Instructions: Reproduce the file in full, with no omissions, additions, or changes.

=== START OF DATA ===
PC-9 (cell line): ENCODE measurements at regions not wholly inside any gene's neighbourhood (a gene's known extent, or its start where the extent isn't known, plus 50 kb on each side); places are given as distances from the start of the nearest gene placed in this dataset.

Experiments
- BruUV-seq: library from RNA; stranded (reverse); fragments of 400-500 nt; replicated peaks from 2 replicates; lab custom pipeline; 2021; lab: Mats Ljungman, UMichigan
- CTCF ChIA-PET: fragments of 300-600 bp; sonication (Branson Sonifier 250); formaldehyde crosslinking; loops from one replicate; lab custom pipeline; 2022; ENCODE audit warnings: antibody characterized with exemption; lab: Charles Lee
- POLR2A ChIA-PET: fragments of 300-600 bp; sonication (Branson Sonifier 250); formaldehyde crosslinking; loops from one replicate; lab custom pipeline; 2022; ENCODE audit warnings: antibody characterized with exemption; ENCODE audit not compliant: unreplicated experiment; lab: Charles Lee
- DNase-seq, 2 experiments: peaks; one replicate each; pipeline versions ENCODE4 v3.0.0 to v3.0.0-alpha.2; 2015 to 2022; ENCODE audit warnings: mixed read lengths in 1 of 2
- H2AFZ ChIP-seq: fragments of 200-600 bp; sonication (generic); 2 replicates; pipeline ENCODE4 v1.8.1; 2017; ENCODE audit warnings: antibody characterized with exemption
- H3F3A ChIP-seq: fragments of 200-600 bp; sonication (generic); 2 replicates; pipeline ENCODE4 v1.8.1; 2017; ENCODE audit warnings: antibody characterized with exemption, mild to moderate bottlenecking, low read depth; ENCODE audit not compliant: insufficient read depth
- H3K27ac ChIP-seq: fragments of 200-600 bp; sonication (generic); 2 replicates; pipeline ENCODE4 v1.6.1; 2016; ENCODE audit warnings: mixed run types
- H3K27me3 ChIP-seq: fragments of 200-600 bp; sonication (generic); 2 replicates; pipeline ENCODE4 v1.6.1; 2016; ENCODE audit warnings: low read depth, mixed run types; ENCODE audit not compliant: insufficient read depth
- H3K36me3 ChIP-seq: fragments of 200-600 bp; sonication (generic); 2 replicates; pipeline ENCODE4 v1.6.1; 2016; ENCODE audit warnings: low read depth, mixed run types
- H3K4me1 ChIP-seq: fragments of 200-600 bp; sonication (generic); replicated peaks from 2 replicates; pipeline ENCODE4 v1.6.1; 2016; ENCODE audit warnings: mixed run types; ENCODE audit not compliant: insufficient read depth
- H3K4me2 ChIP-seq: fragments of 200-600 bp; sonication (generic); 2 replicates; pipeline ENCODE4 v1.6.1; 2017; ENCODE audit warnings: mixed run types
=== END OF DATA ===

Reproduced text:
PC-9 (cell line): ENCODE measurements at regions not wholly inside any gene's neighbourhood (a gene's known extent, or its start where the extent isn't known, plus 50 kb on each side); places are given as distances from the start of the nearest gene placed in this dataset.

Experiments
- BruUV-seq: library from RNA; stranded (reverse); fragments of 400-500 nt; replicated peaks from 2 replicates; lab custom pipeline; 2021; lab: Mats Ljungman, UMichigan
- CTCF ChIA-PET: fragments of 300-600 bp; sonication (Branson Sonifier 250); formaldehyde crosslinking; loops from one replicate; lab custom pipeline; 2022; ENCODE audit warnings: antibody characterized with exemption; lab: Charles Lee
- POLR2A ChIA-PET: fragments of 300-600 bp; sonication (Branson Sonifier 250); formaldehyde crosslinking; loops from one replicate; lab custom pipeline; 2022; ENCODE audit warnings: antibody characterized with exemption; ENCODE audit not compliant: unreplicated experiment; lab: Charles Lee
- DNase-seq, 2 experiments: peaks; one replicate each; pipeline versions ENCODE4 v3.0.0 to v3.0.0-alpha.2; 2015 to 2022; ENCODE audit warnings: mixed read lengths in 1 of 2
- H2AFZ ChIP-seq: fragments of 200-600 bp; sonication (generic); 2 replicates; pipeline ENCODE4 v1.8.1; 2017; ENCODE audit warnings: antibody characterized with exemption
- H3F3A ChIP-seq: fragments of 200-600 bp; sonication (generic); 2 replicates; pipeline ENCODE4 v1.8.1; 2017; ENCODE audit warnings: antibody characterized with exemption, mild to moderate bottlenecking, low read depth; ENCODE audit not compliant: insufficient read depth
- H3K27ac ChIP-seq: fragments of 200-600 bp; sonication (generic); 2 replicates; pipeline ENCODE4 v1.6.1; 2016; ENCODE audit warnings: mixed run types
- H3K27me3 ChIP-seq: fragments of 200-600 bp; sonication (generic); 2 replicates; pipeline ENCODE4 v1.6.1; 2016; ENCODE audit warnings: low read depth, mixed run types; ENCODE audit not compliant: insufficient read depth
- H3K36me3 ChIP-seq: fragments of 200-600 bp; sonication (generic); 2 replicates; pipeline ENCODE4 v1.6.1; 2016; ENCODE audit warnings: low read depth, mixed run types
- H3K4me1 ChIP-seq: fragments of 200-600 bp; sonication (generic); replicated peaks from 2 replicates; pipeline ENCODE4 v1.6.1; 2016; ENCODE audit warnings: mixed run types; ENCODE audit not compliant: insufficient read depth
- H3K4me2 ChIP-seq: fragments of 200-600 bp; sonication (generic); 2 replicates; pipeline ENCODE4 v1.6.1; 2017; ENCODE audit warnings: mixed run types